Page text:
World Food Price Index Hits 6 Year High, Fears of Reduced Harvest, Bad Weather and Price Increases

In November the world food price index rose for the six straight month to a 6 year high reported PressTV via twitter. This reflected the biggest monthly increase since July 2012, according to report from the UN food and agriculture program. The world food price index measures monthly changes for a basket of cereals, wheat, dairy, meat, sugar, and oilseeds. Drivers that may effect food index pricing include reductions in harvest. inclement weather, yield fluctuation, and price increases, according to Reuters.

The world food price index average increased to 105 points in November which reflected an increase from October’s 101 point average. According to a Reuters report, The cereal price index rose in November from the month before, 19.9 percent. The cereal price index increase represents a record high and is 1.3 percent above last year’s level, reports Reuters.

Wheat export prices inched higher as a result of “reduced harvest prospects” in Argentina, reports Driven by higher prices and fears that recent dry weather could curtail wheat planting and effect yields, the 2021 wheat crop planting season has begun in the northern hemisphere. Wheat sowing in major producing countries is expected to increase.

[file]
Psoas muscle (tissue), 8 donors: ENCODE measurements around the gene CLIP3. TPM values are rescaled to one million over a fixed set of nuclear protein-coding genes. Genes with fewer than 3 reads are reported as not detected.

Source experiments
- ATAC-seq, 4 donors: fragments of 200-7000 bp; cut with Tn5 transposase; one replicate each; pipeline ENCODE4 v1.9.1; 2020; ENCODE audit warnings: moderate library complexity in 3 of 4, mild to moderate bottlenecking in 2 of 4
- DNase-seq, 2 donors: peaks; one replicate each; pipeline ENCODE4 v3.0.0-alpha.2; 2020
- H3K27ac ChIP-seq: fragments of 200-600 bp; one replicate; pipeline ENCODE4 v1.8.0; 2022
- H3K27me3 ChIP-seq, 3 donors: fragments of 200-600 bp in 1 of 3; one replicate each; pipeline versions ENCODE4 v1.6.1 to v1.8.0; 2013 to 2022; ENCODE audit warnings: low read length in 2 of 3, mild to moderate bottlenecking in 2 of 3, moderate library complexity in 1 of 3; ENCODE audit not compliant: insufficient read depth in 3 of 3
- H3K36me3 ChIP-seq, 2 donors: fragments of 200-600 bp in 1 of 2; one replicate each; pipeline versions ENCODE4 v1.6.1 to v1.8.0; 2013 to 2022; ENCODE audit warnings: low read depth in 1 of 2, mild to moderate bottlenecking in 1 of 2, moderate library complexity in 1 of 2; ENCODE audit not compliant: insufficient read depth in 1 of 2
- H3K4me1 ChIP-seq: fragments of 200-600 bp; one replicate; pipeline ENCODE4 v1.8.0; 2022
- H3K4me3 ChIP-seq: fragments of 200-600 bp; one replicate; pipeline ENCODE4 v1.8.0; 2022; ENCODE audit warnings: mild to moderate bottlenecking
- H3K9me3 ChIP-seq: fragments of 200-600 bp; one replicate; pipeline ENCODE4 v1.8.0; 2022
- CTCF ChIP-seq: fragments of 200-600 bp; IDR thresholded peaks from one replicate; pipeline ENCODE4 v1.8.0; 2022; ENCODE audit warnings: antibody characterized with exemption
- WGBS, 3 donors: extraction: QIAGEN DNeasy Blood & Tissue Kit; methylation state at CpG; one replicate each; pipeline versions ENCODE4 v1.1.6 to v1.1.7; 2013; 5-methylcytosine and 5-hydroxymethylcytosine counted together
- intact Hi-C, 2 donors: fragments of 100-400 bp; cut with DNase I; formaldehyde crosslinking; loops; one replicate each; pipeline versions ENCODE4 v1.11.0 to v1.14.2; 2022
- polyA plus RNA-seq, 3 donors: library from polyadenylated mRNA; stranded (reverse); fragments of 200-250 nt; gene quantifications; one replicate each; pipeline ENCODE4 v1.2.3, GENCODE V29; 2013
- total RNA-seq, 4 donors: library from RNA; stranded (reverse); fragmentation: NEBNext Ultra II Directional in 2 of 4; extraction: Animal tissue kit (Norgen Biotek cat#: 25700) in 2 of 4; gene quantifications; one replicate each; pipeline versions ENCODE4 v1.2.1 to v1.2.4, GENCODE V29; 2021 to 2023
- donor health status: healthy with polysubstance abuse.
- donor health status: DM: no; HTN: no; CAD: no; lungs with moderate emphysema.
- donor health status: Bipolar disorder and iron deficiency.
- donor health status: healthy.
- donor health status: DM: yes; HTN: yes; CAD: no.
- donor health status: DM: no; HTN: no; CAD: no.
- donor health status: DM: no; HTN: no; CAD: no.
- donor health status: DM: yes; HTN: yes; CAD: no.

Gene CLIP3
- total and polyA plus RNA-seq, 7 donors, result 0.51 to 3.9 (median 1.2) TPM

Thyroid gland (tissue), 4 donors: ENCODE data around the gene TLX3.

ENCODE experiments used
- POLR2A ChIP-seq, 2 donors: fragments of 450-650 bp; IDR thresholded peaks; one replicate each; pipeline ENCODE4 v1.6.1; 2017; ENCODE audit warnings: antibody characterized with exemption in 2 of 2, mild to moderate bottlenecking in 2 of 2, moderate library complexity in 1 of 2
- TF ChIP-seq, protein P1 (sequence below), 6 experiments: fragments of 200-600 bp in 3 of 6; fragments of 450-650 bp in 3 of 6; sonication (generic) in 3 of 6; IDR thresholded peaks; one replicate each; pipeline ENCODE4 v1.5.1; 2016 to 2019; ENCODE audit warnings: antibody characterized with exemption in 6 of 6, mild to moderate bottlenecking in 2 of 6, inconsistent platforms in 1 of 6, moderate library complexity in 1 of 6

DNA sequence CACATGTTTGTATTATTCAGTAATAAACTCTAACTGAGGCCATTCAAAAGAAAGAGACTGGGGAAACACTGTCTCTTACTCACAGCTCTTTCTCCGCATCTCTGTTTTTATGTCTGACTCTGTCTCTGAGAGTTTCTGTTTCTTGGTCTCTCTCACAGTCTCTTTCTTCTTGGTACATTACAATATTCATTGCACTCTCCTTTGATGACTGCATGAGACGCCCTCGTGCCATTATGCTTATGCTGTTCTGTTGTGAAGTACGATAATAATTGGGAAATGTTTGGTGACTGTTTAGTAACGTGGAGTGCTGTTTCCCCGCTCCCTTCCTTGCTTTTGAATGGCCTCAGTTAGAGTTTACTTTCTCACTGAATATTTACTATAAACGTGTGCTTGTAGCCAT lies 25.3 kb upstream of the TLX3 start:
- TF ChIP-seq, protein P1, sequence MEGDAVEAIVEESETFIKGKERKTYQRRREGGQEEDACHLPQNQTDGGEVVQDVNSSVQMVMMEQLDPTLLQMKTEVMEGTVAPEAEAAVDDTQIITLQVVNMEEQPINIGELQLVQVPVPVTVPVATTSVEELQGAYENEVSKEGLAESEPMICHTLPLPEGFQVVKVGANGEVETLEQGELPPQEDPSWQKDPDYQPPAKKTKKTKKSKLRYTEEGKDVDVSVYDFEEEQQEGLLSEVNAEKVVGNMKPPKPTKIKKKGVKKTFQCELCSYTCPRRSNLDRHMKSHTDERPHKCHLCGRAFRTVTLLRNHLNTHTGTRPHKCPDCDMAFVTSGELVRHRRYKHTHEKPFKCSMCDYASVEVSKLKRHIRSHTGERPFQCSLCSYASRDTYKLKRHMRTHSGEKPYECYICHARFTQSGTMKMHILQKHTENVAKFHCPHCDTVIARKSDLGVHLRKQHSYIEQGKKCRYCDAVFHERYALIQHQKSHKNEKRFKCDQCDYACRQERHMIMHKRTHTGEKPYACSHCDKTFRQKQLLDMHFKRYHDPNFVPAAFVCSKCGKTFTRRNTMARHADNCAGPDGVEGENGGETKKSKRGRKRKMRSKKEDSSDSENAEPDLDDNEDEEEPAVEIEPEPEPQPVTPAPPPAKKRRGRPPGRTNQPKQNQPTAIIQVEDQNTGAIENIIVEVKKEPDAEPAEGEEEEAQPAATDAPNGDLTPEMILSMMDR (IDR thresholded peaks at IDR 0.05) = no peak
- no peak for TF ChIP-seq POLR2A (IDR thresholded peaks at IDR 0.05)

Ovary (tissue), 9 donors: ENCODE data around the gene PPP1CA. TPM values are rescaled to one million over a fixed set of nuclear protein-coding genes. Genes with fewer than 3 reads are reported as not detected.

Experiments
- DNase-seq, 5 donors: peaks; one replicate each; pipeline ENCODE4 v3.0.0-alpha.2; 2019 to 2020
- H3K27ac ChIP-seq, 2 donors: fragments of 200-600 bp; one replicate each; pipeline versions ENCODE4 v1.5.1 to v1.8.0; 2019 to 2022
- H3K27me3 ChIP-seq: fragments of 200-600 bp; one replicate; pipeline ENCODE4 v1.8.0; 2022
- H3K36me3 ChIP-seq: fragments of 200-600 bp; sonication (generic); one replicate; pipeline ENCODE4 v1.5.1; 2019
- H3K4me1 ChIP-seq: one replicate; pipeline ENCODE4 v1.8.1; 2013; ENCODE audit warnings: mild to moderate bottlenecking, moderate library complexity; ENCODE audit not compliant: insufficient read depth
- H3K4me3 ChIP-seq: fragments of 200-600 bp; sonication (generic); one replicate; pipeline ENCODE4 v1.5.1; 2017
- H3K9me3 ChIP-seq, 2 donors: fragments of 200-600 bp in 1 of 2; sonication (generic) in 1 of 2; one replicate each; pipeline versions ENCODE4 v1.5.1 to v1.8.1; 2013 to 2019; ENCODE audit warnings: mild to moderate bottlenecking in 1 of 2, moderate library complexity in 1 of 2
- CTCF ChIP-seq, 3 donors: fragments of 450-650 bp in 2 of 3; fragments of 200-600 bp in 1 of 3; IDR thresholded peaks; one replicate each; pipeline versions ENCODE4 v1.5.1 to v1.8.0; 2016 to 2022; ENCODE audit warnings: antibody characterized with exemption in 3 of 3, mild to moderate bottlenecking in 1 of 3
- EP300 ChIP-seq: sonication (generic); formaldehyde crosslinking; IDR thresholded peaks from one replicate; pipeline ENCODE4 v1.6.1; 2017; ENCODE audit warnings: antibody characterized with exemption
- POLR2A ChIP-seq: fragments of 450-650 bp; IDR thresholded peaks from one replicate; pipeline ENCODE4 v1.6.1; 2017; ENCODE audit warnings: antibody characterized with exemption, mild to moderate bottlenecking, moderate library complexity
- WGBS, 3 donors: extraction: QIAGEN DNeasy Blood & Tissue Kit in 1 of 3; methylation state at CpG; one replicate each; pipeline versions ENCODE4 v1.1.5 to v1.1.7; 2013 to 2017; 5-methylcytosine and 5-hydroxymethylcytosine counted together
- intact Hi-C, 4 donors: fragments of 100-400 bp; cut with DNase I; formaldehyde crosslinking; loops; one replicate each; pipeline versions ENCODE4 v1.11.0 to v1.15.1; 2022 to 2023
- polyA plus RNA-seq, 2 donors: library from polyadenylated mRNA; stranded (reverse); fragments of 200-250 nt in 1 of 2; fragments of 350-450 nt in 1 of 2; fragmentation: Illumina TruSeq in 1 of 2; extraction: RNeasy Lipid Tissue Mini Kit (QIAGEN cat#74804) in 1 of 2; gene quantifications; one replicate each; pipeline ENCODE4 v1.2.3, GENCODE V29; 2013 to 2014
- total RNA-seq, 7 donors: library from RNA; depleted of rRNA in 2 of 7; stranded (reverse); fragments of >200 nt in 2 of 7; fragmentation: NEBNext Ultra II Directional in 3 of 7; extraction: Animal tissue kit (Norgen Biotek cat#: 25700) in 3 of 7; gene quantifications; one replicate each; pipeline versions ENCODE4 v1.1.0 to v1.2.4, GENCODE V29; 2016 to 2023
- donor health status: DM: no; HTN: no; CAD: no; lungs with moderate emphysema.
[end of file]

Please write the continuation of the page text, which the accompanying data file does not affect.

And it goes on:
Lower crop forecasts in the United States and Ukraine resulted in an increase in maize prices, reports Reuters. Fears of a future shortfall in global production of sugar as poor weather hits crop prospects in the European Union, Russian and Thailand resulted in sugar price increases of 3.3 percent from October. Average sugar prices increased 3.3% from October levels.

Price increases in butter and cheese resulted in a “0.9 percent rise in the dairy index for the month”; to a near 18 month high. “The meat index rose 0.9 percent, and experienced declines for nine consecutive months; and is down 13.7 percent on the FAQ.” The charge in the “overall index moved significantly higher by 14 percent month-on-month”, according to Reuters.


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